Return to Transcripts main page


U.S.-Taliban Peace Talks Expected; James Gandolfini Dies at 51; Miami Heat Repeat; Facebook Launches Instagram Video; Particularly Bad Fire Season in West; Avoiding Plane Crashes

Aired June 21, 2013 - 06:30   ET



CHRIS CUOMO, CNN ANCHOR: Welcome back to NEW DAY, everybody. I'm Chris Cuomo.

KATE BOLDUAN, CNN ANCHOR: I'm Kate Bolduan. We're here with Michaela Pereira. It is Friday, June 21st.

As the U.S. heads into peace talks with Taliban leaders, the new issues on the table, the release of the only known U.S. soldier in captivity, Sergeant Bowe Bergdahl.

Let's get to CNN's Barbara Starr. She has more.

Barbara, good morning.


Well, right now the only question on the table really is will President Obama give the Taliban what they want in return for getting Bowe Bergdahl back?


STARR (voice-over): There may be fragile new hope for the release of Sergeant Bowe Bergdahl.

BOWE BERGDAHL, U.S. SOLDIER: Release me. Please, I'm begging you, bring me home, please. Bring me home.

STARR: Bergdahl is the only American soldier known to be in captivity, held, it's believed, for the last four years by insurgents along the Afghanistan/Pakistan border. Now, the U.S. and the Taliban are on the verge of a face-to-face meeting in Doha, Qatar, to talk about ending the Afghanistan war and Bergdahl is on the negotiating agenda.

JENNIFER PSAKI, STATE DEPT. SPOKESMAN: Certainly, the issue of Sergeant Bergdahl, on the fact that he has been gone too long, will be a part of the discussion.

STARR: The Taliban wants to swap Bergdahl for five detainees being held at Guantanamo Bay.

But some observers ask, should the U.S. negotiate with terrorists even if it's to bring an American home?

JAMES CARAFANO, HERITAGE FOUNDATION: We should never stop trying to get him back. But I don't think anybody wants to see their country sold down the river, in a sense, just to bring them back.

STARR: James Carafano, an analyst with the conservative Heritage Foundation, says be careful about talking to the Taliban about anything. They see victory in just getting the U.S. to sit down with them.


STARR: And we're going to be watching this throughout the weekend because Bowe Bergdahl's parents will make a rare public appearance tomorrow at a rally in their hometown of Hailey, Idaho, and make another appeal for their son's release -- Chris.

CUOMO: All right, Barbara. Four years just too long. Got to bring him home, have to find a way to do it.

BOLDUAN: Yes, there's also more news developing this.

So, let's get straight to Michaela for that.

PEREIRA: All right. Thanks so much, Kate and Chris.

Making news, you can bet there's a whole lot of celebrating going on in South Beach. LeBron James and the Heat winning their second title. LeBron, 37 points including the game-clinching shot in a thrilling 95- 88 game seven win over Tim Duncan and the Spurs. James became just the third player to be named finals MVP two years in a row. The others, oh, some fellows by the name of Bill Russell and Michael Jordan.

President Obama expected to announce former Justice Department official James Comey as his next choice to be the next FBI director. Comey, a Republican, was deputy attorney general under President George W. Bush. He'd replace Robert Mueller who's tenure began days before the September 11th attacks.

Are you agitated by having to turn off all your gadgetry when you fly? "The Wall Street Journal" says the FAA is expected to relax the ban on some personal electronics at low altitudes, giving passengers some flexibility before taxiing and take off. Cell phone calls are expected to remain off limits. The FAA reportedly won't make a formal decision on relaxing the rules until late September.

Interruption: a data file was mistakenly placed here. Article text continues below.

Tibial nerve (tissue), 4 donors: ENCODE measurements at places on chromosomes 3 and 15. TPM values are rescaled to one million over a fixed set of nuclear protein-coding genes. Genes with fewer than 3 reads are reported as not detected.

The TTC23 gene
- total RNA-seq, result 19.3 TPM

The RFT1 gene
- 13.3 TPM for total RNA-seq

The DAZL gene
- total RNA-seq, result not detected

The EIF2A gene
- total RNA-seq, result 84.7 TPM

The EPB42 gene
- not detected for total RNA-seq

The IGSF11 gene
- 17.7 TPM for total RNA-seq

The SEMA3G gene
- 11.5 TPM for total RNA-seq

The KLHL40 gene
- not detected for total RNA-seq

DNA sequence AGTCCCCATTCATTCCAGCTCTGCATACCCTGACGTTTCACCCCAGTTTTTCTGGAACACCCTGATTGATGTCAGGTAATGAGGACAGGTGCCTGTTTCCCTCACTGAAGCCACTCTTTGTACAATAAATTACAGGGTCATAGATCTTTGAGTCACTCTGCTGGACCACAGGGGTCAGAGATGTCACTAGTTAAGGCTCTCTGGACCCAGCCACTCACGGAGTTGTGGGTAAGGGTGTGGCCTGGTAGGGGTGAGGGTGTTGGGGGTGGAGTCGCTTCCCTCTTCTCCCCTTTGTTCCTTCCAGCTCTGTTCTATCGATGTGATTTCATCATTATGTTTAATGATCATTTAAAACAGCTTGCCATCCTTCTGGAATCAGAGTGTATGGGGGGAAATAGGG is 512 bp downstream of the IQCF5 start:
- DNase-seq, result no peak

A fireworks plan in Montreal goes up in a fireball. Two people were killed as the fire and smoke intensified. Can you see and hear the fireworks going off inside. Everyone within but a half mile was evacuated.

A highway that connects Montreal with Toronto was shut in both directors for hours. An investigation into the cause is under way.

I want to share an incredibly heartwarming reunion. A sergeant in the National Guard surprises his family during game two of the Stanley Cup Finals. Sergeant Dale Dick arranged an appearance on the ice with the Blackhawks and his and children. They had no idea.

He has been in Afghanistan for nine months, and wanted to make his return home extra special.


SERGEANT DALE DICK, U.S. ARMY: I've been gone the last couple of years on two different deployments in the last three. So I thought this would be nice. I told them where I was at.

I was in Afghanistan for the last nine months. I hadn't seen my brand-new boy. So they said they were going to do it for me. And I'm forever grateful.


PEREIRA: Yes, you heard it right, it was the first time Sergeant Dick had an opportunity to meet and hold his baby son.

BOLDUAN: The baby's, like, who is this guy?

PEREIRA: He's, like, I like his face.

BOLDUAN: I like him.

CUOMO: Obviously, the soldier sacrificed, but we forget, it's the whole family that gives up so much. We thank them for their service.

BOLDUAN: I love those moments.

Coming up next on NEW DAY: tear gas, rubber bullets, riot police all being used to subdue protesters in Brazil. Is there an end in sight?

CUOMO: And then, Angelina Jolie back in her role as U.S. envoy for the first time since announcing her double mastectomy. She did an exclusive report for CNN. And we have it coming up.


BOLDUAN: Welcome back to NEW DAY.

Let's go around the world for the news happening across the globe this morning. Starting in Brazil where the president there has scheduled an emergency cabinet meeting in response to growing anti-government protests there.